Skip to comments.Nearly half of Americans wouldn't vote for Bush again
Posted on 08/23/2003 4:31:16 PM PDT by Brian S
Sunday August 24, 6:48 AM
A growing number of Americans don't want to see US President George W. Bush re-elected next year, and fear US troops will be drawn into a long, costly occupation of Iraq, according to a Newsweek poll.
For the first time the poll has found that more registered voters -- 49 percent -- would not want Bush to return for a second term in office if the elections were now, compared with 44 percent who would.
Only 23 percent said terrorism and homeland security would be the most important issues for them in the November 2004 election, compared with 48 percent who said deciding factors for them now would be the economy and jobs.
Meanwhile, 69 percent are now convinced the United States will become bogged down in Iraq, without achieving ostensible goals in getting the country back on its feet.
Some 40 percent of them are now "very concerned" US troops will be there for the long-haul.
A majority also fears that US forces will be overextended in the event of a security threat elsewhere, according to the poll in the latest edition of Newsweek -- 29 percent very concerned and 30 percent somewhat concerned.
Americans also think that reconstruction costs in Iraq are too high at one billion dollars per week -- 66 percent said they do not support such spending, compared with 34 percent who said they support current spending levels.
And 53 percent said they would oppose an increase to the figure being spent, with only seven percent not opposed to an increase.
Almost half of people polled -- 47 percent -- said they were very concerned that maintaining troops in Iraq is too expensive and will cause a higher budget deficit, seriously damaging the US economy.
Despite some indications the US president's popularity is on the wane, a majority still approves of the way Bush is handling his job. Some 53 percent supported him compared with 36 who did not, with 11 unsure.
In a Newsweek poll released a month ago, 49 percent said they would like to see Bush re-elected compared with 43 percent who would not.
Voters said they prefered Republican President Bush's stance for dealing with terrorists than what they have seen so far from leading figures among the Democrats.
Some 57 percent said they prefered Bush's position on terrorism to 21 who prefered the Democrats. But 45 percent felt the Democrats had more to offer on stimulating the economy, compared with 36 percent who thought Bush had a better approach.
The survey was taken between August 21-22 on some 1,011 adults aged 18 and above. The poll has a plus or minus three percent error margin.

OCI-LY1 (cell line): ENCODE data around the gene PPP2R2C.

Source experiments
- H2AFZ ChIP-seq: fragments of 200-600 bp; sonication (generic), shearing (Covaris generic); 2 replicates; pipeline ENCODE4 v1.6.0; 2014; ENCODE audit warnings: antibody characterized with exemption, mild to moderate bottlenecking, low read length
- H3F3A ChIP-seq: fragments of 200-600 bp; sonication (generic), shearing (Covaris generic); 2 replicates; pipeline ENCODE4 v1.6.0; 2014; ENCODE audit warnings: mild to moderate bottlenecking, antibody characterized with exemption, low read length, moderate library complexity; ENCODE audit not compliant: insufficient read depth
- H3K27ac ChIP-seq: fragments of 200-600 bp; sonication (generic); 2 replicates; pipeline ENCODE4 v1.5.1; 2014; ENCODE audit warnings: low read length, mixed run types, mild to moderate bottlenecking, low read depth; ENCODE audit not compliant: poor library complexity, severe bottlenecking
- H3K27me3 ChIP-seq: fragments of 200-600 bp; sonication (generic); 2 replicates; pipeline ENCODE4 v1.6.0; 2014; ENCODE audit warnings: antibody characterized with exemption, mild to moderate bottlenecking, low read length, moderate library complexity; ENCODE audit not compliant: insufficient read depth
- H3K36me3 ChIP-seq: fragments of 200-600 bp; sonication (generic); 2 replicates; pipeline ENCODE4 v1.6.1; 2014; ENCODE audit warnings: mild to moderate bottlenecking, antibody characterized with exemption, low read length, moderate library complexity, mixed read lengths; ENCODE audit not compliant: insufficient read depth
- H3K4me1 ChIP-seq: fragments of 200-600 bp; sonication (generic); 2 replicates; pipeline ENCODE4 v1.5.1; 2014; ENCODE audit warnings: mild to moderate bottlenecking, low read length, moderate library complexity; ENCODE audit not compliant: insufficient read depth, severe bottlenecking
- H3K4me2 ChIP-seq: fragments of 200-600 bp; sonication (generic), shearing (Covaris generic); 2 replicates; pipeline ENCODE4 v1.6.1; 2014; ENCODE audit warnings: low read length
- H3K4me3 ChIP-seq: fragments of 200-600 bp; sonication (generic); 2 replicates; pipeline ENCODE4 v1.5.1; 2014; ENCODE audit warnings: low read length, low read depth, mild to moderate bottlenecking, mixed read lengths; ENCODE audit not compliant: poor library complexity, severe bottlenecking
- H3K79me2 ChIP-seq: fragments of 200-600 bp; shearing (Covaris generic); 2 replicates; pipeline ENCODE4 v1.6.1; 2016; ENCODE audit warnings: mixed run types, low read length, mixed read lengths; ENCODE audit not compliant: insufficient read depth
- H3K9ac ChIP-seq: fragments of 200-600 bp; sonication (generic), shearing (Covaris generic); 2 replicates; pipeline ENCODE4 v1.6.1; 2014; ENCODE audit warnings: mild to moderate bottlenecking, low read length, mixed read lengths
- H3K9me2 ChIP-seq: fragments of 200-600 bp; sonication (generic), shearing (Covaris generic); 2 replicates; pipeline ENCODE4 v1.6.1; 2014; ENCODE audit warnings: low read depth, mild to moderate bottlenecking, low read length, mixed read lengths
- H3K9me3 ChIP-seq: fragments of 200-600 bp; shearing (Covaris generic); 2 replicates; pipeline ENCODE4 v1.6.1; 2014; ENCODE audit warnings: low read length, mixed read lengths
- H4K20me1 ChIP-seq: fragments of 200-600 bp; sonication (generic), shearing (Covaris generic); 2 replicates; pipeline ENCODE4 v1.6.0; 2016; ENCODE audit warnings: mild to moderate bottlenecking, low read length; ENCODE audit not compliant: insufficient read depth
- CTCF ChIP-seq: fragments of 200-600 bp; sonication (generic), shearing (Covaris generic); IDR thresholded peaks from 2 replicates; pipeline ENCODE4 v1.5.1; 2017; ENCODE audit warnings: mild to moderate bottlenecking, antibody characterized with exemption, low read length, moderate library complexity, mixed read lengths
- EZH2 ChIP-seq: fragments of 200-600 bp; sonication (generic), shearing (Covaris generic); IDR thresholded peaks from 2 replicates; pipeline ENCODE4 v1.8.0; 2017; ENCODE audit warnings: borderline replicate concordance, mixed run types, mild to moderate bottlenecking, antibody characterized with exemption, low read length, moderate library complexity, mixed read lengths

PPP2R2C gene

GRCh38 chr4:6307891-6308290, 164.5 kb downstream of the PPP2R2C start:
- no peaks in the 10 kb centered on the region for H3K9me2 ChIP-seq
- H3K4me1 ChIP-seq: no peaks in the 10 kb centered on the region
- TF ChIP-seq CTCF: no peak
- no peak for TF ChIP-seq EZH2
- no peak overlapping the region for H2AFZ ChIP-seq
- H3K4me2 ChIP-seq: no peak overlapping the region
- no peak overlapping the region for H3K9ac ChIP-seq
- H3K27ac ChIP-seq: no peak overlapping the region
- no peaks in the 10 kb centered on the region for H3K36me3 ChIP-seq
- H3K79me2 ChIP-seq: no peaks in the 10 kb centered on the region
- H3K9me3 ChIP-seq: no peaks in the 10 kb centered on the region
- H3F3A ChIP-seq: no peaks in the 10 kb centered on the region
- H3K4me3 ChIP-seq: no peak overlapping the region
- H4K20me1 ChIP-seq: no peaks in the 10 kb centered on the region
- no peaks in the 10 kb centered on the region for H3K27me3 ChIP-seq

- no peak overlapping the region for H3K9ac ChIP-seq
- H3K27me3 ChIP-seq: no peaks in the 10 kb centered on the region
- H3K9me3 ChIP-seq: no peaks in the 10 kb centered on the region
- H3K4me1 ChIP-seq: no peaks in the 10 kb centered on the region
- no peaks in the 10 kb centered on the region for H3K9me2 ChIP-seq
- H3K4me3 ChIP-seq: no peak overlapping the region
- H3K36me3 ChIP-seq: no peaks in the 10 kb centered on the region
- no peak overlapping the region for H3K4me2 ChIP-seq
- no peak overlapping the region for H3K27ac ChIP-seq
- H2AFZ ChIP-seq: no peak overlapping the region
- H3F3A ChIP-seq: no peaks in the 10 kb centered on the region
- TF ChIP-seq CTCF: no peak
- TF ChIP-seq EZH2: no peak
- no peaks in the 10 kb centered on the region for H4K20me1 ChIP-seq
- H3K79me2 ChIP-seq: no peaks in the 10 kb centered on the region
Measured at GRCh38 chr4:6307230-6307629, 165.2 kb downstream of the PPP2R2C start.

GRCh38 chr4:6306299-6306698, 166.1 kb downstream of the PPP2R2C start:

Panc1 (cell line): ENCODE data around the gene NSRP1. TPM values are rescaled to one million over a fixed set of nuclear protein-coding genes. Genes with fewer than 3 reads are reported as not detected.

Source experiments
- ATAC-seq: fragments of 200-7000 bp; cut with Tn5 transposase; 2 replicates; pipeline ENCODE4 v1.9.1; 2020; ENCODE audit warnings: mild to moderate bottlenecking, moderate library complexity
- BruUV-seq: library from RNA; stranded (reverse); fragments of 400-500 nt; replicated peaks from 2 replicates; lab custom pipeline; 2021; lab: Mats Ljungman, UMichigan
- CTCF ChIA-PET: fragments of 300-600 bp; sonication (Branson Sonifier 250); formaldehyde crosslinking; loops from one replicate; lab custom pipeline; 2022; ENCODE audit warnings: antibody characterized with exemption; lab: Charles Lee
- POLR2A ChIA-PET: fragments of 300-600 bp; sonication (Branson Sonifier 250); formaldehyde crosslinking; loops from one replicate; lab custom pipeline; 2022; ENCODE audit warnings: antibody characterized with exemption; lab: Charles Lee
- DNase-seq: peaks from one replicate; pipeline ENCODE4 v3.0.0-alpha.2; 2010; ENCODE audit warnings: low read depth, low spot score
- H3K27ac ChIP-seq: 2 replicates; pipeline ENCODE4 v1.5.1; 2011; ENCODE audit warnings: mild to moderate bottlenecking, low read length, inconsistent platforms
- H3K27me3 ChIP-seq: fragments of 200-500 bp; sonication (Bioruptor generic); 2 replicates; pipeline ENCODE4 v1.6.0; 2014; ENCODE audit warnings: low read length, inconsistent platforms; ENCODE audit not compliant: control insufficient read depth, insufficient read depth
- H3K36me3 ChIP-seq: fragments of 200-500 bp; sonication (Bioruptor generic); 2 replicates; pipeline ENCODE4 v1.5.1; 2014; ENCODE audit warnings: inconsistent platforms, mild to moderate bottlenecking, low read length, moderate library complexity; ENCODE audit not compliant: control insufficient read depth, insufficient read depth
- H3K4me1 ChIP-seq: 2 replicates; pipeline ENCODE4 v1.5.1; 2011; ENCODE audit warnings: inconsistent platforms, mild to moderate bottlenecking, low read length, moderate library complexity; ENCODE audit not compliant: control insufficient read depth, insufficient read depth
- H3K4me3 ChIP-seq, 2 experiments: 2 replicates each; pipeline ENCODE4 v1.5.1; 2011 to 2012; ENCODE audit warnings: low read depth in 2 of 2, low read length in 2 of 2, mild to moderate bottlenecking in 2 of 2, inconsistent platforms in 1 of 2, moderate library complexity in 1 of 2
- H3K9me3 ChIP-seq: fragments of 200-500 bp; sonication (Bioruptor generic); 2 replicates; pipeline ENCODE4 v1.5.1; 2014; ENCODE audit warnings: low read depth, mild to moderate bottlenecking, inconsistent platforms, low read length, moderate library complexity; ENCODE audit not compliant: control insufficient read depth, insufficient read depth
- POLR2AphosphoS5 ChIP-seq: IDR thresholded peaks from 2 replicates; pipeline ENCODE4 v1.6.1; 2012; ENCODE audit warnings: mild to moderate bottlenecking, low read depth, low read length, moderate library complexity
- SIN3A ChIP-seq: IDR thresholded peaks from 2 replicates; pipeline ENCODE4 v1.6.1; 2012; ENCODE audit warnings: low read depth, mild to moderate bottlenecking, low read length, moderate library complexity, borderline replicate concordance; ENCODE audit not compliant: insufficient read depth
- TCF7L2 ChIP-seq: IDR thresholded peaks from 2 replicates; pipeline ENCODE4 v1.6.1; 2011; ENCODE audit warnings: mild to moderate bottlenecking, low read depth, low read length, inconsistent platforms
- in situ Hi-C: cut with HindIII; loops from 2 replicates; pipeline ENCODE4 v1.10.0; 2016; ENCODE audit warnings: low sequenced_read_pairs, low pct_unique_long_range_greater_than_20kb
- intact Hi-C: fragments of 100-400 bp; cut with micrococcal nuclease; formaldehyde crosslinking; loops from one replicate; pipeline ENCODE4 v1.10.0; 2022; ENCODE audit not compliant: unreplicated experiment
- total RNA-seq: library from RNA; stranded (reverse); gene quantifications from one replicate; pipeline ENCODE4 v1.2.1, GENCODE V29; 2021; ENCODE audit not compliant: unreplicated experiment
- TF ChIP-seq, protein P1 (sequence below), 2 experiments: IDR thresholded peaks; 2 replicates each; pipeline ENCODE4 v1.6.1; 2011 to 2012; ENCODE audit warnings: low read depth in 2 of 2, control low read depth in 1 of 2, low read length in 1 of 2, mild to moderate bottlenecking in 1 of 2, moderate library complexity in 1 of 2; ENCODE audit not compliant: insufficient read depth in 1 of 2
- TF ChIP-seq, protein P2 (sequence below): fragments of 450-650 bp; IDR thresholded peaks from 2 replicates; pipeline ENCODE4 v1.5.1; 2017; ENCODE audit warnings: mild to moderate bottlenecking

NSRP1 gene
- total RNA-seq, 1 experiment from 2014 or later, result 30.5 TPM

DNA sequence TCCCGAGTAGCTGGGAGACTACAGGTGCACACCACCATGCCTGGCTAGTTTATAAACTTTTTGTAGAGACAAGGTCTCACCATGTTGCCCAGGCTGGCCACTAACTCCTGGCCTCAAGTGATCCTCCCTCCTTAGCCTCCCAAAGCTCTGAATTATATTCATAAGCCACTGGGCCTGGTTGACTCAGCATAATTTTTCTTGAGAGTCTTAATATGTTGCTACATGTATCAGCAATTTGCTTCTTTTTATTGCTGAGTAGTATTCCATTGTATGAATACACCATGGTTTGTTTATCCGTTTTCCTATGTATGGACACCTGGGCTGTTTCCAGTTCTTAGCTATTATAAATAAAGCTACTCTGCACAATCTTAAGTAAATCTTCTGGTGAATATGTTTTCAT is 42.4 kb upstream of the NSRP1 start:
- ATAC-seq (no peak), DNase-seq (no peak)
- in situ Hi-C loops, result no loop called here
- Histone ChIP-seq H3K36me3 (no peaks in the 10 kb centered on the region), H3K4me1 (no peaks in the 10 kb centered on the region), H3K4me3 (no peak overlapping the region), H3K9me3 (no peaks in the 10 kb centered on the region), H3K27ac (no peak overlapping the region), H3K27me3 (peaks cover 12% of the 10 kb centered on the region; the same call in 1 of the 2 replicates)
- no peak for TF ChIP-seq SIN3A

Americans are increasingly pessimistic about the U.S. mission in Iraq, saying the United States should reduce its spending and scale back its efforts there, according to the latest NEWSWEEK poll.SIXTY-NINE PERCENT of Americans polled say they are very concerned (40 percent) or somewhat concerned (29 percent) that the United States will be bogged down for many years in Iraq without making much progress in achieving its goals. Just 18 percent say they're confident that a stable, democratic form of government can take shape in Iraq over the long term; 37 percent are somewhat confident. Just 13 percent say U.S. efforts to establish security and rebuild Iraq have gone very well since May 1, when combat officially ended; 39 percent say somewhat well.
Nearly half of respondents, 47 percent, say they are very concerned that the cost of maintaining troops in Iraq will lead to a large budget deficit and seriously hurt the U.S. economy. And 60 percent of those polled say the estimated $1 billion per week that the United States is spending is too much and the country should scale back its efforts. One-third supports the current spending levels for now, but just 15 percent of those polled say they would support maintaining the current spending levels for three years or more.
OH! I seem to remember the same crowd was yelling a while ago that we were in the war for "oil"??????? Well., where are the oil profits?
Put another way:
Pollster: "So do you think Bush should serve a second term, or would you rather have a new face in the White House?"Thus far, Bush is handily beating all potential RAT candidates when he is placed head-to-head with them individually in political polls.
Voter: "Well, I'm getting tired of Bush. It turns out he doesn't agree with me 100% on every single political issue, so he should probably go. I'd like to see someone else elected."
Pollster: "Okay, say that in November 2004 the election will be between Bush and John Kerry. Who would you vote for?"
Voter: "John Kerry? That psycho? Holy crap! Bush all the way, dude!"
So, where's the poll that says more than half of those surveyed are gonna vote for Howard Dean instead?
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